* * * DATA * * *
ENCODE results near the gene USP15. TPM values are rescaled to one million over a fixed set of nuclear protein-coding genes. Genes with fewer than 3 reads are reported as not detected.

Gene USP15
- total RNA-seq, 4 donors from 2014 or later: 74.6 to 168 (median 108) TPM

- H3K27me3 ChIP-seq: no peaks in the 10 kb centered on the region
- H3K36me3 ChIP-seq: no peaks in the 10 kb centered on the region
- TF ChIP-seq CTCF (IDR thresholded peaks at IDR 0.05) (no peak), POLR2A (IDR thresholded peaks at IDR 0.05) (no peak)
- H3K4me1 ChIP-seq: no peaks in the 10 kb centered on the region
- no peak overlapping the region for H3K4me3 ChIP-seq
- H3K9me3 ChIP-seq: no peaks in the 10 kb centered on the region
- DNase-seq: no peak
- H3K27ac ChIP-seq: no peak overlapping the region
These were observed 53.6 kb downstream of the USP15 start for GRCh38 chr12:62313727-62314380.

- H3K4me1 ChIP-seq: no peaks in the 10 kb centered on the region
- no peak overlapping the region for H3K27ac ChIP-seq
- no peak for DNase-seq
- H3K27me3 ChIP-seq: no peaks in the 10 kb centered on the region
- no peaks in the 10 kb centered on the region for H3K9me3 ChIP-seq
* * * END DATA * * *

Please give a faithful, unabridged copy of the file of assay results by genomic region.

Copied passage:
ENCODE results near the gene USP15. TPM values are rescaled to one million over a fixed set of nuclear protein-coding genes. Genes with fewer than 3 reads are reported as not detected.

Gene USP15
- total RNA-seq, 4 donors from 2014 or later: 74.6 to 168 (median 108) TPM

- H3K27me3 ChIP-seq: no peaks in the 10 kb centered on the region
- H3K36me3 ChIP-seq: no peaks in the 10 kb centered on the region
- TF ChIP-seq CTCF (IDR thresholded peaks at IDR 0.05) (no peak), POLR2A (IDR thresholded peaks at IDR 0.05) (no peak)
- H3K4me1 ChIP-seq: no peaks in the 10 kb centered on the region
- no peak overlapping the region for H3K4me3 ChIP-seq
- H3K9me3 ChIP-seq: no peaks in the 10 kb centered on the region
- DNase-seq: no peak
- H3K27ac ChIP-seq: no peak overlapping the region
These were observed 53.6 kb downstream of the USP15 start for GRCh38 chr12:62313727-62314380.

- H3K4me1 ChIP-seq: no peaks in the 10 kb centered on the region
- no peak overlapping the region for H3K27ac ChIP-seq
- no peak for DNase-seq
- H3K27me3 ChIP-seq: no peaks in the 10 kb centered on the region
- no peaks in the 10 kb centered on the region for H3K9me3 ChIP-seq